Alexandrian Wicca?

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Forums -> Wicca -> Alexandrian Wicca?

Alexandrian Wicca?
Post # 1
Hey all,
For a long time I was certain that Wicca wasn't the religion for me, as it weighed heavily on only the female energy, and I wanted a more dual representation in my work.
Enter Alexandrian Wicca, which (from what I've read) incorporates an equal amount of male and female energy. This seemed more in my idea of religion.
Anyway, my question is if anyone knows of any credible books specifically about this tradition, and also if the concept of having to be initiated by another Wiccan to be validated is still true? Thanks!
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Re: Alexandrian Wicca?
Post # 2
There are many branches of wicca, I think most are balanced, the people practicing it, or claiming to, might not be. The Wiccan who generally place the goddess in higher esteem are Dianic wiccans- I believe Lark stated somewhere in the past week that originally that movement did not hold the title of Wicca.

I believe the Witches bible by the Farrars is written from an Alexandrian Wiccan perspective- they were definitely Alexandrian Wiccans. There is also the so called "Alexandrian book of shadows", you can google that as a pdf i think.

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Re: Alexandrian Wicca?
By: Moderator / Knowledgeable
Post # 3

Alexandrian Wicca is one of the branches of British Traditional Wicca. BTW includes such Traditions as Gardnerian, Alexandrian, Kingstone, Silver Crescent, etc. All of these Traditions include an initiatory lineage tracing back to Gerald Gardner and the New Forest Coven. All are oath-bound mystery Traditions.

If you wish to become Alexandrian you must find a proper Alexandrian coven to train with and into which to become initiated. There is no way to teach yourself how to be Alexandrian, and without the proper training and initiation you would not be considered Alexandrian. Initiation by someone who is a legitimate Alexandrian Wiccan is absolutely essential if one is to become an Alexandrian.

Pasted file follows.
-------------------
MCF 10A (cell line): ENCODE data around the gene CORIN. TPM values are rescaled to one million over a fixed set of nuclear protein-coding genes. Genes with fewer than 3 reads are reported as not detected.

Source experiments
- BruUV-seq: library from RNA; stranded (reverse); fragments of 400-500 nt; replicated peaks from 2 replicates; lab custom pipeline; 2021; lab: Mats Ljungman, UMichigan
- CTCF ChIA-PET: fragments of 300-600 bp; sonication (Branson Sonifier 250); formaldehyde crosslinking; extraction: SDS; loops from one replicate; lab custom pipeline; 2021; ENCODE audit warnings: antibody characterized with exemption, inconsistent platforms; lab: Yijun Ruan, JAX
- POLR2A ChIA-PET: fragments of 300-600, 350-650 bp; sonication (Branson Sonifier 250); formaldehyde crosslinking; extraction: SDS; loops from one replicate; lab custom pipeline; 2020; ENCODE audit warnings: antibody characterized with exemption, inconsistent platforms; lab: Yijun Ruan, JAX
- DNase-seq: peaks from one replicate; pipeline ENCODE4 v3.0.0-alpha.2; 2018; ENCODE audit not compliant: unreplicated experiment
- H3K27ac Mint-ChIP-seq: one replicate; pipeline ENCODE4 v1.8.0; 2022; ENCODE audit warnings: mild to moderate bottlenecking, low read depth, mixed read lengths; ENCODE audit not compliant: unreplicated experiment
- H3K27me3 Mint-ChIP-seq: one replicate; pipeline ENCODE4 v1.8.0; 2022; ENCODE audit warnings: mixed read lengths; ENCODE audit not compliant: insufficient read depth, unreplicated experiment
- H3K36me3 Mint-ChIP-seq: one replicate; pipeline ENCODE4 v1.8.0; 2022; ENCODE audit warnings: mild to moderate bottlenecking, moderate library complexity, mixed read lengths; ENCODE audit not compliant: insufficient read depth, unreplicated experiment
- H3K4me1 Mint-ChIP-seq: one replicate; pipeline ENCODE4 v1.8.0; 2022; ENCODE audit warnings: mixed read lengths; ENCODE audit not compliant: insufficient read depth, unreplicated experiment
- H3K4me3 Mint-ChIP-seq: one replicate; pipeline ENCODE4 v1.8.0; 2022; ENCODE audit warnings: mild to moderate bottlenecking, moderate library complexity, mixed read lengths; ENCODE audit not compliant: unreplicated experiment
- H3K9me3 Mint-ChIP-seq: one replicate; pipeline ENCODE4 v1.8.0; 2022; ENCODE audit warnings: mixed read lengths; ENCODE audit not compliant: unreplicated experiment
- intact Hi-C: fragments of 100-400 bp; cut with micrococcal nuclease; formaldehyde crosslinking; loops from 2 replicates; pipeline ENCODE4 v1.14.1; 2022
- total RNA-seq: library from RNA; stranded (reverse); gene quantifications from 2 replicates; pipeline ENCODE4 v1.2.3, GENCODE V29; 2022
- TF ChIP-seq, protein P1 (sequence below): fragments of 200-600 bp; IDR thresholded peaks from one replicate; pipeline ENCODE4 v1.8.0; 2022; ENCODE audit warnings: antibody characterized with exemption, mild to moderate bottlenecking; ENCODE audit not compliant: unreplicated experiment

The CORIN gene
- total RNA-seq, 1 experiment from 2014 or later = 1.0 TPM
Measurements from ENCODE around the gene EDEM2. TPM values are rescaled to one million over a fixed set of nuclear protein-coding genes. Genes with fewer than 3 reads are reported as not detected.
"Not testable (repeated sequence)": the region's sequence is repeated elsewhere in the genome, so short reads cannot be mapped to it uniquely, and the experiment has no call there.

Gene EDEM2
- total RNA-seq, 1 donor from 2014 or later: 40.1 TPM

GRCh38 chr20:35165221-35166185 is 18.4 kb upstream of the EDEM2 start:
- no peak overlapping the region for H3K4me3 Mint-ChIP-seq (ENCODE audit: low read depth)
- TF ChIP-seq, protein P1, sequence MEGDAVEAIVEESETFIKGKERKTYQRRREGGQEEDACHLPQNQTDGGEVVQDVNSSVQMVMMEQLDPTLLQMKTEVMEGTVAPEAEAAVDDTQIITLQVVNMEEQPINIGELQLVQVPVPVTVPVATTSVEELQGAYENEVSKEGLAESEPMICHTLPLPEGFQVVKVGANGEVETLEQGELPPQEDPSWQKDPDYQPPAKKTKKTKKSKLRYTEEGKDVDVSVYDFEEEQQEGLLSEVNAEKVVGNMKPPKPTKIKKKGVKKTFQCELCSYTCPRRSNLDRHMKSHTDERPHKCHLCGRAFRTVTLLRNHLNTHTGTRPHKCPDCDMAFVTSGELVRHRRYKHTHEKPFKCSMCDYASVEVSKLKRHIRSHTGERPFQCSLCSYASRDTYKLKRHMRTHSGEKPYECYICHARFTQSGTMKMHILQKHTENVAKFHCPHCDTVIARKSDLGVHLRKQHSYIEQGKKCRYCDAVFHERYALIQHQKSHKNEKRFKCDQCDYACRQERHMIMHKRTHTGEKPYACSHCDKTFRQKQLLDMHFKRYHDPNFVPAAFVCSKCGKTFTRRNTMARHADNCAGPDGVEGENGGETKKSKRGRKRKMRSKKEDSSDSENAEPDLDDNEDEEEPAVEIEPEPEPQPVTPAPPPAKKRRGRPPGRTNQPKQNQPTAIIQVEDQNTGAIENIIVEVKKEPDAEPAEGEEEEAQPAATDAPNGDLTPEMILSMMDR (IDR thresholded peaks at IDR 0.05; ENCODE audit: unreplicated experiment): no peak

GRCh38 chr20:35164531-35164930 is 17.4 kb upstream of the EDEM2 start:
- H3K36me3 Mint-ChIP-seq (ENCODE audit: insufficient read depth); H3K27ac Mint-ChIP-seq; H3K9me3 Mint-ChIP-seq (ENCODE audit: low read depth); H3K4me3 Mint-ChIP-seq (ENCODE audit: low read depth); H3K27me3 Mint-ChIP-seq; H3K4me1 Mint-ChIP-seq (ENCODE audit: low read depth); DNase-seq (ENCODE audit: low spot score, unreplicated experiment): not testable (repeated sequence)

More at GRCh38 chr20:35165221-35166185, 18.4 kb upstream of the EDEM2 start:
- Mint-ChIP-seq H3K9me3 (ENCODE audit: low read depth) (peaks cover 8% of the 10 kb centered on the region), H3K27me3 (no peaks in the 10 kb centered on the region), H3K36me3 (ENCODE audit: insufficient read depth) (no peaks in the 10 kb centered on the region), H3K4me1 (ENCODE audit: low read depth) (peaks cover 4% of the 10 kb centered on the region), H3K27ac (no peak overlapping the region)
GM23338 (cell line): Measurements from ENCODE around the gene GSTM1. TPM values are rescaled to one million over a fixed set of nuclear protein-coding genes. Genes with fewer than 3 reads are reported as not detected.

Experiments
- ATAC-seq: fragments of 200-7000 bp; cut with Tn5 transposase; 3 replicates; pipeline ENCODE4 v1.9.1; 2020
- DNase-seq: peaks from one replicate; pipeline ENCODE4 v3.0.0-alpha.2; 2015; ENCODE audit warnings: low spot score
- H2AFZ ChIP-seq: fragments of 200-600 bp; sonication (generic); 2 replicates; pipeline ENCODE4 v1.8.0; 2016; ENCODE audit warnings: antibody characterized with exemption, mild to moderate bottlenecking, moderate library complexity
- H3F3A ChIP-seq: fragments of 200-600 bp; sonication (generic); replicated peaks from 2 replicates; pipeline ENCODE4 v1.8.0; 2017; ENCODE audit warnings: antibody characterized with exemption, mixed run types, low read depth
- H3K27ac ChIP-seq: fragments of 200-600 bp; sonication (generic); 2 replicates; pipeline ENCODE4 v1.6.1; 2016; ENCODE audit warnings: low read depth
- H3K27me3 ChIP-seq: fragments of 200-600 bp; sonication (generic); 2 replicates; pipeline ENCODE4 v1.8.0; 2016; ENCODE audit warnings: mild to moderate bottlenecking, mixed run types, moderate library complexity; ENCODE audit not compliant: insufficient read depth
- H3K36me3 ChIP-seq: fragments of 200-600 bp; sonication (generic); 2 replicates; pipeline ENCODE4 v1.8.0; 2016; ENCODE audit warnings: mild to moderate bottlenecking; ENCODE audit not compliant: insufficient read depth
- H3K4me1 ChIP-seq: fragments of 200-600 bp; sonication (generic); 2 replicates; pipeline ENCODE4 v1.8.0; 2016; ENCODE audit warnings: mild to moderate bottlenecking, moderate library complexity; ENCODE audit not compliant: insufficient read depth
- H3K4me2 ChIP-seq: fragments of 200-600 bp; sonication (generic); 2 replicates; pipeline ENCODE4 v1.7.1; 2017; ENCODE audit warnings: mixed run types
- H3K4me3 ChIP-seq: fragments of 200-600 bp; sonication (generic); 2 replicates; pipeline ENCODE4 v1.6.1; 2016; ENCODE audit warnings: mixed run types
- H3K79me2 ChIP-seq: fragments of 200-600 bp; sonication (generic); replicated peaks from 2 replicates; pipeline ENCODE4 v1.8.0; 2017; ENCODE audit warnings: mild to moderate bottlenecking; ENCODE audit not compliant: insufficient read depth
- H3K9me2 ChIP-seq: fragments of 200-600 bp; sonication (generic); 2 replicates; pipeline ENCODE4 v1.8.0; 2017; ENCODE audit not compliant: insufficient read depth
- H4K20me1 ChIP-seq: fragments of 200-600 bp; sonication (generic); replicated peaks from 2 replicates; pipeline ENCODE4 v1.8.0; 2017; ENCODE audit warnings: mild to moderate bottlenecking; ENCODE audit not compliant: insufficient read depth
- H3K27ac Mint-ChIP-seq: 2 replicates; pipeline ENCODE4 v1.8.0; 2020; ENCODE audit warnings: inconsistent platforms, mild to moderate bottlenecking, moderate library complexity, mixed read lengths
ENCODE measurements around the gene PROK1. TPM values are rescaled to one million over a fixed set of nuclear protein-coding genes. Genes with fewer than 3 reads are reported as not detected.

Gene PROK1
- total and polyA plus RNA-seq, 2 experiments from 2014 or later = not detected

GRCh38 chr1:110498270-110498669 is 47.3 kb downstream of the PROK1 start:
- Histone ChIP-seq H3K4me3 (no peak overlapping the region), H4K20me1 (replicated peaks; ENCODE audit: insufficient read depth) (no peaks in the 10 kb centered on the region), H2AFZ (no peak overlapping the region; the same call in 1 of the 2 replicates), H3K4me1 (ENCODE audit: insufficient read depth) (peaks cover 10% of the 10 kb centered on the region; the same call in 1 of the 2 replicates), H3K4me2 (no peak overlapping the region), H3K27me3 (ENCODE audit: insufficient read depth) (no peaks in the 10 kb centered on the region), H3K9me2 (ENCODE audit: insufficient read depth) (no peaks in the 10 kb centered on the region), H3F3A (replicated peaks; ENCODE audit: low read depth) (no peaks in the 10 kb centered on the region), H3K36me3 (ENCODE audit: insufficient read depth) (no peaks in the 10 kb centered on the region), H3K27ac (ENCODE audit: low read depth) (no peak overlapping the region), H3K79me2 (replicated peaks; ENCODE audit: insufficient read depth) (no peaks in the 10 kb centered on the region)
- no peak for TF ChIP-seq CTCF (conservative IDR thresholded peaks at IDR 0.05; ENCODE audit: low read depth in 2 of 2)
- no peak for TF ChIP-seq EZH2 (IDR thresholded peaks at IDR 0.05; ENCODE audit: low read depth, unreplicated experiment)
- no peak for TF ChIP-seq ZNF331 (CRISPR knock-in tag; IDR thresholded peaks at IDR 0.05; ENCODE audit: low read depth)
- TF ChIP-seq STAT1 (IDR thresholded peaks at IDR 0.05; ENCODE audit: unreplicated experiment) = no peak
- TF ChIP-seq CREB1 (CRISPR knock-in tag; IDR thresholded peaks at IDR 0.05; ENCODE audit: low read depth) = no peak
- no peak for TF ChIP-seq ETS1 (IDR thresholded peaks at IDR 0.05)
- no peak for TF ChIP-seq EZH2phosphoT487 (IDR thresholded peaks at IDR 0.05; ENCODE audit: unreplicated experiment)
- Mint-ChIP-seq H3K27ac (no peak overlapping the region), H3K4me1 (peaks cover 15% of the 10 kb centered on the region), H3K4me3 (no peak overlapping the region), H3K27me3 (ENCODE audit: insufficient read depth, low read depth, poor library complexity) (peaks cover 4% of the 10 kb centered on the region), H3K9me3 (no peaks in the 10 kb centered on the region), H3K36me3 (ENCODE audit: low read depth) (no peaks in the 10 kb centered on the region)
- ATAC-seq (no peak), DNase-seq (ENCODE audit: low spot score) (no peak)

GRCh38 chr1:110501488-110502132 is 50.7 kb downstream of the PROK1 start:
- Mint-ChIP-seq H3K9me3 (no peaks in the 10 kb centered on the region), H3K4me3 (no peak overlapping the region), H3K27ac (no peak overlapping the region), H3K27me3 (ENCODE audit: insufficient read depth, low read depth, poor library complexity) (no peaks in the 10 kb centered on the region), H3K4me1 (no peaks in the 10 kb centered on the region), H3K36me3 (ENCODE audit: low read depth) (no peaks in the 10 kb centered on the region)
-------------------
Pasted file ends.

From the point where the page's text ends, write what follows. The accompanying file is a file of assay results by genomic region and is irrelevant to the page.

If you are looking for some books that will talk about the Outer Court (public information) about Alexandrian Wicca then the books by Janet and Stewart Farrar are helpful. (But not the books by Janet Farrar and Gavin Bone). I would also suggest reading the books by Gerald Gardner to whom Alexandrian Wicca traces its beginning. However, understand that what actually teaches on about Alexandrian Wicca is the oral lore shared only between initiator and initiate.

I know that it has been suggested that you access the so-called "Alexandrian BOS" is available on-line. As I have said, the writings in that BOS are oath-bound and only made available once one has already been initiated. So I would doubt the validity of any supposed copy of any BOS from any of the Traditions of British Traditional Wicca.

I will also note, since your profile does not indicate your age, that no BTW coven will accept for training anyone under the age of 21.

While I am not Alexandrian, I am a 3rd Degree Gardnerian priestess, and I would be happy to try to answer any questions you have about BTW Trads, at least as so far as my oaths permit.

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Re: Alexandrian Wicca?
Post # 4
That was some very helpful information, thank you!
I do feel that I am called to Wicca, but as someone with very limited access to other covens, I fear I may not find one anywhere near me to join. :c Also, apparently there are a multitude of different traditions! Do you have any suggestions for reading that cover the most prevalent groups?
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Re: Alexandrian Wicca?
By: Moderator / Knowledgeable
Post # 5

There are essentially two forms of Wicca. There is British Traditional Wicca which is a lineaged, oath-bound practice that traces its roots back to the New Forest Covens in England. To become a member of British Traditional Wicca one has to be trained and initiated into a BTW coven. There is a useful website on BTW at In addition, some good books on BTW would include:

" Witchcraft Today " by Gerald Gardner
"The Meaning of Witchcraft " by Gerald Gardner
"The Witch's Bible Complete " by Janet and Stewart Farrar (Contains the books " What Witches Do" and "Eight Sabbats for Witches"
"The Rebirth of Witchcraft " by Doreen Valiente

The second form of Wicca is what one might call Eclectic Wicca. Eclectic Wiccan Traditions may or may not require initiation and may or may not be oathbound. Furthermore, there is no requirement to be a member of a coven in order to practice Eclectic fact most Eclectic Wiccans are solitaries. Because this is such a broad spectrum of groups and individuals with many different ways of practicing it's hard to find one book that will talk about all of them. But I might suggest the website at :

In addition, I would recommend the following books to give you an overview of some of the eclectic Traditions out there:

"Drawing Down the Moon" by Margot Adler
" Which Witch Is Which?: A Concise Guide to Wiccan and Neo-Pagan Paths and Tradition s" by Patricia Telesco"

" People of the Earth: The New Pagans Speak Out " by Ellen Evert Hopman

One thing to think about when looking at various Traditions is that it is important to find something that speaks deeply to your spirit. Don't just grab at the first available group that you find. And if you don't find a group right now...well that's OK to.

If you need some suggestions on some reliable books to help you get started in your own practice just let me know.

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